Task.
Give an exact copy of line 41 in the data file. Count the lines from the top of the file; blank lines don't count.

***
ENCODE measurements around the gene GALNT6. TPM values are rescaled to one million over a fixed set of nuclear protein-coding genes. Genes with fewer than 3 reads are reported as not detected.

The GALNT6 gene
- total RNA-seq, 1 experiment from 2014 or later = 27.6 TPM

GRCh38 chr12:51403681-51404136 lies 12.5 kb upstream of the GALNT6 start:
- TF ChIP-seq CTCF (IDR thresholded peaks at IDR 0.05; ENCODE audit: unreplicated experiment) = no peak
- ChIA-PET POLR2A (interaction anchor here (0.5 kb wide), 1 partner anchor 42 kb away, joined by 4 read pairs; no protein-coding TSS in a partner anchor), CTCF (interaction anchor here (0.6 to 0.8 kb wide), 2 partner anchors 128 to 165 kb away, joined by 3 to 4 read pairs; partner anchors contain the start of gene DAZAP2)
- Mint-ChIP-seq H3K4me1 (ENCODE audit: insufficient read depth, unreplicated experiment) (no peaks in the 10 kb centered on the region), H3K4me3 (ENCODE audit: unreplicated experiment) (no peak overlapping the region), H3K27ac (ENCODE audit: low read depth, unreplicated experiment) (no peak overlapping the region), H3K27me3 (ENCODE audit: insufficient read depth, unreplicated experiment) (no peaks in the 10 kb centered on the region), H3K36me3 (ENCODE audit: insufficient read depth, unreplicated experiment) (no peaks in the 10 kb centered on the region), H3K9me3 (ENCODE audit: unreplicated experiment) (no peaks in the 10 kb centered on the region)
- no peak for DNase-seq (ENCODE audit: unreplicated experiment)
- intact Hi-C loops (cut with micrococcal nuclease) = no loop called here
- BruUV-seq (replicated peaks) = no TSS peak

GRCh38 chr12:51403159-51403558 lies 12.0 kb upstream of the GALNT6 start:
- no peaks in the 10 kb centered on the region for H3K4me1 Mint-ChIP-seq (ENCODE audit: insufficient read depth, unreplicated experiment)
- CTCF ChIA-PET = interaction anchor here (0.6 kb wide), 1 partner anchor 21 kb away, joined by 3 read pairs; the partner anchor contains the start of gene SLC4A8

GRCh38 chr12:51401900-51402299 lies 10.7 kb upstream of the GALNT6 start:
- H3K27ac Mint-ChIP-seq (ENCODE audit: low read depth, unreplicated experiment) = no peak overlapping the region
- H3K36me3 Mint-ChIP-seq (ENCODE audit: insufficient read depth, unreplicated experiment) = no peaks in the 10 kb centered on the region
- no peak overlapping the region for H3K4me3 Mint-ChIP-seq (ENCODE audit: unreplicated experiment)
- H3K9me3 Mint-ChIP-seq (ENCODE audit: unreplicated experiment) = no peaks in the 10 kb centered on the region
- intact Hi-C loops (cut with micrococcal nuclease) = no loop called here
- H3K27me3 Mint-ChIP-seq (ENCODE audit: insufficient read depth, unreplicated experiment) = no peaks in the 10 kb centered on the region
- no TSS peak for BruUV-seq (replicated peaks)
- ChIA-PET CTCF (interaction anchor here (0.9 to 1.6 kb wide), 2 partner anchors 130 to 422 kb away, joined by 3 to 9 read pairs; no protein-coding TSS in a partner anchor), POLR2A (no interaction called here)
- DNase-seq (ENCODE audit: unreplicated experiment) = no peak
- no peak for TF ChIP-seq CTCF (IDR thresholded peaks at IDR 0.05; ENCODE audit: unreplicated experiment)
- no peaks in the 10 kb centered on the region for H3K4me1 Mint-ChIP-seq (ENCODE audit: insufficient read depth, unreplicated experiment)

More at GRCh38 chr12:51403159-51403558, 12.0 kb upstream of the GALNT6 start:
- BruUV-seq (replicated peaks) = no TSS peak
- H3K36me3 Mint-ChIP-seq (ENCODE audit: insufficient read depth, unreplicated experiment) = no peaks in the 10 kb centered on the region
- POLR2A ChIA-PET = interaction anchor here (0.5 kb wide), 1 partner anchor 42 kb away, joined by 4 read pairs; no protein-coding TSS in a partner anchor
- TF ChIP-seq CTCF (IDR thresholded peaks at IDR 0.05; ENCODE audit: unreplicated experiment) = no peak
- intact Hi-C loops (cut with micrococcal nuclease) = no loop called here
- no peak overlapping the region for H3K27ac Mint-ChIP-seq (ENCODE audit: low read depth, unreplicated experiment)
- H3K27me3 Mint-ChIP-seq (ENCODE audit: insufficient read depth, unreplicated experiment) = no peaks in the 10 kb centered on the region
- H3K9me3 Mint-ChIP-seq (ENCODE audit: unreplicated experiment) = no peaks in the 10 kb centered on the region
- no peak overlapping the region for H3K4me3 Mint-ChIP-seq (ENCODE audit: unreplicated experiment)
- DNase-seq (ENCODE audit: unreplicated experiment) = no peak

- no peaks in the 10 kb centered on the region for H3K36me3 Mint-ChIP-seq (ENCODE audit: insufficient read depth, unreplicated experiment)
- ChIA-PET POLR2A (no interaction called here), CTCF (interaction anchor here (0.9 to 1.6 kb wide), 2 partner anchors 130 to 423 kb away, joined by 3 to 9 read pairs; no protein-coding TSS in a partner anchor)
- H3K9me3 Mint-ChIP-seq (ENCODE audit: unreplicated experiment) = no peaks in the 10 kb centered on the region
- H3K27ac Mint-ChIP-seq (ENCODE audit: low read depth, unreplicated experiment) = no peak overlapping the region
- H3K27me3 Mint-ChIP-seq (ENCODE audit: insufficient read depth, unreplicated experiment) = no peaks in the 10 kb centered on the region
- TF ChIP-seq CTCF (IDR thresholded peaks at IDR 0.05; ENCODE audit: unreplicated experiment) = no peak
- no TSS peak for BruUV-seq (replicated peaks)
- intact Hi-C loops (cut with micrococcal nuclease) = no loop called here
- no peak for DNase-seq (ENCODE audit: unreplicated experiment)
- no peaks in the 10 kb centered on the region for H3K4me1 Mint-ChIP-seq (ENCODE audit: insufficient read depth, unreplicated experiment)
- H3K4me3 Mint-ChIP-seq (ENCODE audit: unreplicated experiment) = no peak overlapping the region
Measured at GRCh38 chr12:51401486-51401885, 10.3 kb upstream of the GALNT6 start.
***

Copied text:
- H3K27me3 Mint-ChIP-seq (ENCODE audit: insufficient read depth, unreplicated experiment) = no peaks in the 10 kb centered on the region